But this is the first time the company has staged it in its theater on Lafayette Street, which is smaller than other venues it has used.
“We have 21 performers, so it’s been a real challenge to figure out how to wedge this show into our stage,” Fogle said. “But I like challenges like that.”
He also hasn’t made it easier on himself by attempting to bring the fears of Salem’s residents back to life.
“The difficulty for us as artists and the audience today with this play is imagining the rigors of life that the Puritans lived through in 1692,” he said. “They were living in the wilderness. It was harsh. They were surrounded by hostile Indians, and there were wars breaking out around them.”
There were also wild animals to deal with, who not only attacked them, but also ate their crops.
“On top of this, the Puritans believed the devil was ready to pounce on anybody who was weak, and the devil lived in the forest,” Fogle said.
He has, therefore, taken out his curtains and backstage space and created “something of a forest” in the theater.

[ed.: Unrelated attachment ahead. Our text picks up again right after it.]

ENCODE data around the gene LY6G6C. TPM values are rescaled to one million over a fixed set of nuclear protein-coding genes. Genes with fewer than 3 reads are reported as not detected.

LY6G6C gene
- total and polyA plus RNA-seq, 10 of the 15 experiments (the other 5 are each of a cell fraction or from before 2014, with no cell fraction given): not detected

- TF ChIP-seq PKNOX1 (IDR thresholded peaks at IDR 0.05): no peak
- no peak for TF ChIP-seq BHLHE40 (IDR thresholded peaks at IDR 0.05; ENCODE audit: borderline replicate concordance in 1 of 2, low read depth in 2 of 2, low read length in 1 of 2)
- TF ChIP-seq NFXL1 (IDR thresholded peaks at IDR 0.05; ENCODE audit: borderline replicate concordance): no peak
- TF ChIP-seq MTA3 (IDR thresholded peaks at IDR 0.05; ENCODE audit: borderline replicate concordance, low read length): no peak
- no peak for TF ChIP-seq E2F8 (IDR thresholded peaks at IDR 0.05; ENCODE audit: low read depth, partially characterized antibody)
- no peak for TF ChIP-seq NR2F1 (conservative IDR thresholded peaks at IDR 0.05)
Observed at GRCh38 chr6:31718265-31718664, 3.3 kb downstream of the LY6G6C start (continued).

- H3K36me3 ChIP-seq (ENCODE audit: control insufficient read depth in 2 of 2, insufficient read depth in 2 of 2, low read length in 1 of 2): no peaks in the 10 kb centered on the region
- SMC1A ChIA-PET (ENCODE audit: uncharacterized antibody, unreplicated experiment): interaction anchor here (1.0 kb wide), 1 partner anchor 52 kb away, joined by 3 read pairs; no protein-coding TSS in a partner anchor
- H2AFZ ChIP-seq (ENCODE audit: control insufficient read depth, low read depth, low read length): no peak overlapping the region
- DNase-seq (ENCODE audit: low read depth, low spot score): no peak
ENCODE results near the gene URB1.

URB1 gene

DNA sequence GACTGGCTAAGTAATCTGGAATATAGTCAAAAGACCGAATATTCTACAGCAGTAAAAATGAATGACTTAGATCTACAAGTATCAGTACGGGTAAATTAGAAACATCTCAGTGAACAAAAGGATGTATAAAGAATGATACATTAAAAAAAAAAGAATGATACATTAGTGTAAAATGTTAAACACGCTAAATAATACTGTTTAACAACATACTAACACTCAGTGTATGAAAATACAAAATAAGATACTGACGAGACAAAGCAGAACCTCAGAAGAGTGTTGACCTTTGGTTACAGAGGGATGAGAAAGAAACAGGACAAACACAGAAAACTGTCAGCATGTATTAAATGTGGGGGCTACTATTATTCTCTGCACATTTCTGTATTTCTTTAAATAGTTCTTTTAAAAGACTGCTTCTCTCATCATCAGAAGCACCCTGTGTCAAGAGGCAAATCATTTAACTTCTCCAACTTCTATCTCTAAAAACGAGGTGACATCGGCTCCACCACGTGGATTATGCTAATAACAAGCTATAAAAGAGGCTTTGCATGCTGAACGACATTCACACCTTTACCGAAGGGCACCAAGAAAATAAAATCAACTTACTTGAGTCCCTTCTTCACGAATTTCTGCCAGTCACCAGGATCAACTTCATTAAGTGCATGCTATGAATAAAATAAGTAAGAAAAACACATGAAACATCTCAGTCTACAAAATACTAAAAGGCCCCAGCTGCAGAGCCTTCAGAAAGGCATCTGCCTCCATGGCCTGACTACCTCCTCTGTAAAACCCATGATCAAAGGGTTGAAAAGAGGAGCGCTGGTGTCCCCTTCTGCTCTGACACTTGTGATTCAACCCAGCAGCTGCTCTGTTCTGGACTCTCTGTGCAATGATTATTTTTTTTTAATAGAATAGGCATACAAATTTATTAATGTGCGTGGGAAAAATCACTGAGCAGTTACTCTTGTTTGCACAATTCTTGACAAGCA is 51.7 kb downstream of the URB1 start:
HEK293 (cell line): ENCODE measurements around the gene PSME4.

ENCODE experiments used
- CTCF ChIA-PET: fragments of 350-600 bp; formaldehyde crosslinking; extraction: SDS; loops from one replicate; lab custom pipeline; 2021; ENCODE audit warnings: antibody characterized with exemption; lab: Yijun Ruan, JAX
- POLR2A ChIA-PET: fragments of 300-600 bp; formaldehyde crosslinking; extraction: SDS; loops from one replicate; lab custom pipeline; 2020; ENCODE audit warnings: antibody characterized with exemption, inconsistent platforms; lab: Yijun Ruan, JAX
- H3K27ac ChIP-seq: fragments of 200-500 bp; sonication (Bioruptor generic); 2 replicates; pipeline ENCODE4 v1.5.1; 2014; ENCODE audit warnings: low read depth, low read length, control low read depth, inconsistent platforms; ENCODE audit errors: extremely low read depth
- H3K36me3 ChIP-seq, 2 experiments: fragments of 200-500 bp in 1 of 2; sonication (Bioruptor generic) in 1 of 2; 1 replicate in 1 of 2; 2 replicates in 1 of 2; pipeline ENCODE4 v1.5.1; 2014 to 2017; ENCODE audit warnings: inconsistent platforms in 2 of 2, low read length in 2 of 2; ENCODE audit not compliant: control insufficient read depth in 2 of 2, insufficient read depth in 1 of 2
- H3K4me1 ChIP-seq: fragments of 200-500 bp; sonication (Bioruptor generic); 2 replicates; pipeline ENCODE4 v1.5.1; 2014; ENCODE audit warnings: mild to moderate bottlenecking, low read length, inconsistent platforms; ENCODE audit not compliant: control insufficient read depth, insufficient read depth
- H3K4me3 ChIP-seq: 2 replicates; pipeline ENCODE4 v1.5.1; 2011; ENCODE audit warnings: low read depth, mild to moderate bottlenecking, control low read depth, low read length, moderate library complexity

“We’re trying to get a little bit more of an environmental, interactive experience for the audience,” he said.
This creates technical challenges for the production, such as where to put props and actors when they’re not on stage, but Fogle believes it will pay off.
“I think people will be surprised,” he said. “Let’s shake it up.”
Fogle is also experimenting with using sound to create atmosphere, which also has challenges.
“We won’t be using music, because Puritans didn’t believe in music,” he said. “We’re using a drummer, who I hope will add some visceral excitement.”
That instrument can create either the tension in a march to judgment, or the rhythms associated with Tituba, a slave from Barbados.